The Department of Justice (DOJ) on Friday argued that federal courts have absolutely no role in resolving disputes between the executive branch and Congress. The judges hearing those arguments appeared to be largely skeptical of the administration’s audacious claims.
Judge Thomas B. Griffith started the day’s proceedings by referring to Raines v. Bird, a 1997 Supreme Court case which effectively held that individual members of Congress do not have automatic standing to litigate the constitutionality of certain statutes simply by virtue of their being elected to Congress.
“In your view, when may Congress–or a chamber of Congress–assert an institutional injury?” Griffith asked DOJ attorney Hashim Mooppan.
The DOJ replied with a broad statement against such claims:
We don’t think they ever can, your honor, but certainly not in a case where it’s an asserted injury against the executive branch. We think that Raines reaffirmed the proposition that a dispute, an injury, only gives rise to an Article III controversy, when it’s the type of dispute that’s traditionally resolved in federal courts.
Griffith pushed back a bit: “But, I mean, the Supreme Court has said there is such a thing as institutional injury, right? You’ve got Coleman, you’ve got Arizona State Legislature…”
“Only for state legislatures,” Mooppan interjected.
“Why would that make a difference?” Griffith asked, audibly unconvinced.
To which Mooppan replied:
Because of the separation of powers problem. There are serious separation of powers concerns with having a federal court resolve an interbranch dispute and this is laid out at great detail in Raines. Raines specifies that, over history, there have been countless disputes between Congress and the president. And in none of those disputes have they been resolved through interbranch litigation over a claimed injury to official authority or power. The court went through examples–like the president not suing the Tenure of Office Act and Congress not suing over pocket vetoes…after all of that, it culminates in the conclusion of Raines and the conclusion of Raines is that while it might not be irrational to have a scheme in which courts heard those sort of disputes, it is obviously, the court is obviously the regime to obtain them.
Judge Griffith remained unconvinced.
“But here we have a rather straightforward claim of executive privilege, right?” he asked. “Doesn’t the Nixon Tapes Case invite us to resolve this dispute?”
“I don’t think so, your honor, because what Raines makes clear is it’s not sufficient that the legal issue–the merit issue–be the sort of issue that courts can resolve,” Mooppan countered–arguing that the actual factual issues aren’t important if the basic standing test cannot be met.
“In Raines, of course, the constitutionality of the Line Item Veto Act was the sort of question that courts can resolve…what Raines tells you is it’s not sufficient that the merits question be subject to judicial resolution,” Mooppan continued. “The question for standing, of course, is whether the plaintiff is the proper to bring that suit.”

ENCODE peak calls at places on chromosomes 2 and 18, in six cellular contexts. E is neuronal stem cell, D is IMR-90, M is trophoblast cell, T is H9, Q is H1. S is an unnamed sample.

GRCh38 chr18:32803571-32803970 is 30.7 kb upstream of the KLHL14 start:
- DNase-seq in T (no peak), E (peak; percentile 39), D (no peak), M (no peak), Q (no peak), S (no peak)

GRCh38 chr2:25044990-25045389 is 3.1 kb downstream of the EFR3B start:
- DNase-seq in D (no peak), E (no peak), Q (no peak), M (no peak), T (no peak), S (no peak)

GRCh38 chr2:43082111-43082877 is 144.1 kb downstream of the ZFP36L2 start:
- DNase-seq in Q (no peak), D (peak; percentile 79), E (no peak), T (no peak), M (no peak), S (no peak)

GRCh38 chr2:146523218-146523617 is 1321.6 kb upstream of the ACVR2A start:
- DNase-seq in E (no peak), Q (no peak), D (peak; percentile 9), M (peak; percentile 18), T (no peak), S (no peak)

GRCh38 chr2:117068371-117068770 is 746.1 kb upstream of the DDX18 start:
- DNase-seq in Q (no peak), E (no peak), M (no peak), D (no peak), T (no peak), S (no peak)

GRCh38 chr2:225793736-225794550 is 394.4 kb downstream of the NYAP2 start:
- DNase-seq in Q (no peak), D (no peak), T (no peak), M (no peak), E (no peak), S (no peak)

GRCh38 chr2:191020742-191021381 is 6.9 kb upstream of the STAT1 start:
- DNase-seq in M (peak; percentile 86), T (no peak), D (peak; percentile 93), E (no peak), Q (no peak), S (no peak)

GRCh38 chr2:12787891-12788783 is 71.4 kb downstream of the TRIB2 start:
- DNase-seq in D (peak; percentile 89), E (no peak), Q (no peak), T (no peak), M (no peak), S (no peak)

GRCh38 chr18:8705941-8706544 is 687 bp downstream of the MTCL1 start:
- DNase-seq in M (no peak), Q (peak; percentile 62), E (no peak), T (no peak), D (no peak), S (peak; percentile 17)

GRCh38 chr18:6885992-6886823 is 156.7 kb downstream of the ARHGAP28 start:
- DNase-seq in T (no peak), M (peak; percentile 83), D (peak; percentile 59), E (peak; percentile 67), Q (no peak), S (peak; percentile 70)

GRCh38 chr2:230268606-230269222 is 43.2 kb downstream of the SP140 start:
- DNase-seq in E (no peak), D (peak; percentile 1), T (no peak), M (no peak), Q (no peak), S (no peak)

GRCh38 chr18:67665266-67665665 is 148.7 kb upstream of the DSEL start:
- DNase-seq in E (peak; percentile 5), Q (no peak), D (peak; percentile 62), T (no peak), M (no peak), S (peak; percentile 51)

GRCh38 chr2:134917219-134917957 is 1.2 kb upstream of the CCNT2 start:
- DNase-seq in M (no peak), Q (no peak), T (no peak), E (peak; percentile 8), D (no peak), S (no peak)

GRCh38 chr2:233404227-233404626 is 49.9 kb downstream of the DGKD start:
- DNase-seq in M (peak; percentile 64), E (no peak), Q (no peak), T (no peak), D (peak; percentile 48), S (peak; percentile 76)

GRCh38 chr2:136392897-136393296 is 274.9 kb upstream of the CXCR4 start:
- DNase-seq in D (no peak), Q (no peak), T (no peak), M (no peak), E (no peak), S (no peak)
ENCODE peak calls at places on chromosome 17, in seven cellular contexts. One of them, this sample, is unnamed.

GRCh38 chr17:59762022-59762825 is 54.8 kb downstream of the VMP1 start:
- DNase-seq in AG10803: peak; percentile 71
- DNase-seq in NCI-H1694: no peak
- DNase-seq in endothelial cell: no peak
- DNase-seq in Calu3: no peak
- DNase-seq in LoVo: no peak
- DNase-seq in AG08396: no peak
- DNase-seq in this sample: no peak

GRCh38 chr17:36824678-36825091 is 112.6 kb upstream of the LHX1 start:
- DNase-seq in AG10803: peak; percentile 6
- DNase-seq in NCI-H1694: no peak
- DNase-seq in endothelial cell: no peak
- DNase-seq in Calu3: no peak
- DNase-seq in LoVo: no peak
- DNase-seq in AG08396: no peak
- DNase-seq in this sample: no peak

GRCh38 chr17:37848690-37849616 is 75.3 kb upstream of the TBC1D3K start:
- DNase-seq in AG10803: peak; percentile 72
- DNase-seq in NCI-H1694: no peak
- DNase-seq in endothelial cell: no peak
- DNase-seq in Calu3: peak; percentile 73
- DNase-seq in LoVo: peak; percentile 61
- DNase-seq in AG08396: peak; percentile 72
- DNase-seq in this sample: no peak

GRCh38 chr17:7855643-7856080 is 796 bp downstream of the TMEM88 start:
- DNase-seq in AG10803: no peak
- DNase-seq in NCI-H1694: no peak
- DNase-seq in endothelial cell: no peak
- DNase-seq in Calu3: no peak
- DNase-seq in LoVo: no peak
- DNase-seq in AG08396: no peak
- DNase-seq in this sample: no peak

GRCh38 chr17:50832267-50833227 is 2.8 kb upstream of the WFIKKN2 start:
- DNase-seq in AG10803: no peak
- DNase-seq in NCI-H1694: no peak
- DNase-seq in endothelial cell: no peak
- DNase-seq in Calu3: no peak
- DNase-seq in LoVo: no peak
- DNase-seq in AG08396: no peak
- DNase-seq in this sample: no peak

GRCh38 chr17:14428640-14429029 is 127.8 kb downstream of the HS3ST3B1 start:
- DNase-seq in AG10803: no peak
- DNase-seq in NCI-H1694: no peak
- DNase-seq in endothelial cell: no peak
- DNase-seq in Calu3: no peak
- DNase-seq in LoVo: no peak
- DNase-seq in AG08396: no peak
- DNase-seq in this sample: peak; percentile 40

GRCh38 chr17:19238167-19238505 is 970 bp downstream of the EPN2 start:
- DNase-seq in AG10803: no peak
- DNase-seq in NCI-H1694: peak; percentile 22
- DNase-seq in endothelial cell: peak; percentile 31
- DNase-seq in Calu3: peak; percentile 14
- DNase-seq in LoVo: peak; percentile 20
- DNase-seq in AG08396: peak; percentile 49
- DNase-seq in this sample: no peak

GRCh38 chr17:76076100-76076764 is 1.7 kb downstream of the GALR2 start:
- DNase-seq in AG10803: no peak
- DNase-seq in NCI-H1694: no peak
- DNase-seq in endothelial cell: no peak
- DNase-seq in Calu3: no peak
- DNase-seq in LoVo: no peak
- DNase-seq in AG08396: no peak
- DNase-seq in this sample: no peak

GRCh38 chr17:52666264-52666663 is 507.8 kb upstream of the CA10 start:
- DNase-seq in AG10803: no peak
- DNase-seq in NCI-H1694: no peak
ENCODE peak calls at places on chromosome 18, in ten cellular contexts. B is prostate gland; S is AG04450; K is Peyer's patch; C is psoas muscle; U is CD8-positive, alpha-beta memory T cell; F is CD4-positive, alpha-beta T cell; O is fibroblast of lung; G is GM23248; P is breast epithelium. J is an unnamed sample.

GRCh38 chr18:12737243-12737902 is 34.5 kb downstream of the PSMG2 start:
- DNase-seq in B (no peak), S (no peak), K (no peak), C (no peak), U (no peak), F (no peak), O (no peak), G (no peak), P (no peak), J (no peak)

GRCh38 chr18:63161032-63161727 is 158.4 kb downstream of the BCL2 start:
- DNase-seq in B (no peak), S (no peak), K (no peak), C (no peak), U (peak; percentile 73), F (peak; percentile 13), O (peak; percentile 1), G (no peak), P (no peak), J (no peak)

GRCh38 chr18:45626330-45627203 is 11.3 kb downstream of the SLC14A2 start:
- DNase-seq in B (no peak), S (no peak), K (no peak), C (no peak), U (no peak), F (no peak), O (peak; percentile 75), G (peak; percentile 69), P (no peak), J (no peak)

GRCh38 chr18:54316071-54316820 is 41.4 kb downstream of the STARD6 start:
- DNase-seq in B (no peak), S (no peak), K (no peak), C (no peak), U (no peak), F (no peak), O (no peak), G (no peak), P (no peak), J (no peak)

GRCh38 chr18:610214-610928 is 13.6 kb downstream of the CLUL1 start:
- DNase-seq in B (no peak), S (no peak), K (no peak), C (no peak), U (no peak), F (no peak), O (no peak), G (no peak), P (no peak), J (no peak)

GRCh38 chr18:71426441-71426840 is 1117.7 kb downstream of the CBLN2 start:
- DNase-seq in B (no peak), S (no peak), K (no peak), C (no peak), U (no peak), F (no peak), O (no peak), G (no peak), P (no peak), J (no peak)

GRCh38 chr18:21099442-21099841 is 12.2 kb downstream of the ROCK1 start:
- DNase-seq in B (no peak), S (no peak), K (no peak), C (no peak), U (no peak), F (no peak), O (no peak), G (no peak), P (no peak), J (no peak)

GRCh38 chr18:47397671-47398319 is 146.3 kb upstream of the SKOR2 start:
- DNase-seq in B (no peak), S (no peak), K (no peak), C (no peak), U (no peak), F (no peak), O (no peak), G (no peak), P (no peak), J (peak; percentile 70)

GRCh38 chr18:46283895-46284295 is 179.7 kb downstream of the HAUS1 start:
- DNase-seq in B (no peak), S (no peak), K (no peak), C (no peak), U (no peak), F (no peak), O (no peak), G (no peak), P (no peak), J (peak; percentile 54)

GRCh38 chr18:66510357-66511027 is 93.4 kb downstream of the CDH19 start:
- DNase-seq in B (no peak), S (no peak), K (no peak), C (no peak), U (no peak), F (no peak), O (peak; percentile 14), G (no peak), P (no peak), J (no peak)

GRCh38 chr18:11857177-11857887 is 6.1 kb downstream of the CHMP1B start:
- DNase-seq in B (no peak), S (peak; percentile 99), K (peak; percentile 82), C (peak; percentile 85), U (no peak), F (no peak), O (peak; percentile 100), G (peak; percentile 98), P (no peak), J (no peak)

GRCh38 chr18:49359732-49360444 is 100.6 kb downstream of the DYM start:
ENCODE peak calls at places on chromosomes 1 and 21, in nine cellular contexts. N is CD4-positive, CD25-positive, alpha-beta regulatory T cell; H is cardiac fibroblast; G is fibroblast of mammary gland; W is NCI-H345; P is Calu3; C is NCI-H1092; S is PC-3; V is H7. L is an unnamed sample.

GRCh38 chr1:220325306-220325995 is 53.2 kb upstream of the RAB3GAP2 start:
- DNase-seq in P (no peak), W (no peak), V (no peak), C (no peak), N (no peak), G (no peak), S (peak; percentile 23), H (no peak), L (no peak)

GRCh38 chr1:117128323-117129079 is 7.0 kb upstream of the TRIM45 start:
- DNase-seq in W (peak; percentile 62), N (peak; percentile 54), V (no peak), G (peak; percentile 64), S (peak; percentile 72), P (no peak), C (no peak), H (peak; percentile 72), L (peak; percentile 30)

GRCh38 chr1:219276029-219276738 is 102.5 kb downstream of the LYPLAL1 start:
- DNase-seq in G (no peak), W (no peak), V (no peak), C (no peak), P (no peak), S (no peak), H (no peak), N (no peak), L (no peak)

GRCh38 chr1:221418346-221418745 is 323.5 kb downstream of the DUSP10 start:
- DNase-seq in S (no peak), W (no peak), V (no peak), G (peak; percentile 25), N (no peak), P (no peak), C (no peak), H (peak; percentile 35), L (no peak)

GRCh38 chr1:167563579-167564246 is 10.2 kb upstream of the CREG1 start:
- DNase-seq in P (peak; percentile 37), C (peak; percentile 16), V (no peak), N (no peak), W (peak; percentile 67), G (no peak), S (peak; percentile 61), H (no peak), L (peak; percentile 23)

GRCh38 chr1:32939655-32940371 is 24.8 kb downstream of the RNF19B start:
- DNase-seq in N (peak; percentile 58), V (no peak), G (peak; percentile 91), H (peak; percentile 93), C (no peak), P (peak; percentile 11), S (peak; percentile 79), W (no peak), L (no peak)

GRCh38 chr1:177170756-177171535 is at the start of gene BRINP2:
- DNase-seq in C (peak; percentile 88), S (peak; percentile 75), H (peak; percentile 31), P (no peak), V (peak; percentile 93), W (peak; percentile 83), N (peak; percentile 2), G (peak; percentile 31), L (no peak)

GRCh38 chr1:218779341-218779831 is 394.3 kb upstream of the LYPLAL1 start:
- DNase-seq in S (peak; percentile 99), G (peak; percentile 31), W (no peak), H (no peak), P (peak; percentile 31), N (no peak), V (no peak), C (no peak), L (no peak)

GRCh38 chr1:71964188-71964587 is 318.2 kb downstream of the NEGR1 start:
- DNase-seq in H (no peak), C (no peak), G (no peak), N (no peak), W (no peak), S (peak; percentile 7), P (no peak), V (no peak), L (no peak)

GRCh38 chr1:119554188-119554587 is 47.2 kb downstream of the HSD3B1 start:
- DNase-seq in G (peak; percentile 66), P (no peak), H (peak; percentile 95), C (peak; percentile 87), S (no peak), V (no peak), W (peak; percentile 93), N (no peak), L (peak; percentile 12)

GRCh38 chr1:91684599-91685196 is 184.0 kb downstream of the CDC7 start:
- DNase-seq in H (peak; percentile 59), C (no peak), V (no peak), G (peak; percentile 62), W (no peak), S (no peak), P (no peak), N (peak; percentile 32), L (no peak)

To be clear, in order to sue, you need to demonstrate that you have standing:
In Lujan v. Defenders of Wildlife (90-1424), 504 U.S. 555 (1992), the Supreme Court created a three-part test to determine whether a party has standing to sue:
1. The plaintiff must have suffered an “injury in fact,” meaning that the injury is of a legally protected interest which is (a) concrete and particularized and (b) actual or imminent;
2. There must be a causal connection between the injury and the conduct brought before the court;
3. It must be likely, rather than speculative, that a favorable decision by the court will redress the injury
The DOJ argued above that it doesn’t think Congress can “ever” assert an “institutional injury.”
The Mooppan-Griffith exchange the latest judicial volley between the Trump administration and a federal court over whether or not former White House lawyer Don McGahn can be forced to comply with a duly-issued congressional subpoena seeking his testimony in the ongoing impeachment process. Two additional judges also took part in that panel hearing Friday morning.
Judge Karen Henderson was essentially a non-entity during the first round of questioning and initially didn’t ask any questions related to the overall standing claims–though she was reportedly skeptical of DOJ’s claims later on and pushed back against the argument that Congress has a meaningful remedy outside of the court system.
But we saw multiple times Judge Henderson shut down the DOJ claim that Congress has other remedies outside the court.
“It takes two,” she repeatedly said arguing back that Ds & Rs cannot cooperate so legislative remedies are outside of Dems’ ability to enforce the subpoena.
— Megan Mineiro (@MMineiro_CNS) January 3, 2020
Judge Judith Rogers, however, was particularly forceful and suspect of the administration’s claims.
“I hear you arguing this morning for an absolute rule that it really doesn’t matter who the plaintiff is–it could be the full Congress as opposed to just one house,” Rogers pressed Mooppan later on during the hearing.
“Right,” the DOJ attorney confirmed. “Because the reasoning of Raines is that interbranch disputes–disputes between one political branch and another political branch over their institutional prerogatives, with no private party to be seen anywhere–”
“So, go back to what the Framers had in mind,” the judge snappily interjected. “And having three branches of government. The hypothetical, obviously, is where one branch, arguably, is stymied in its ability to carry out a constitutional duty. There is no remedy available under our constitutional system–other than at the ballot box?”
“There is no judicial remedy,” Mooppan replied.
[Image via Chip Somodevilla/Getty Images]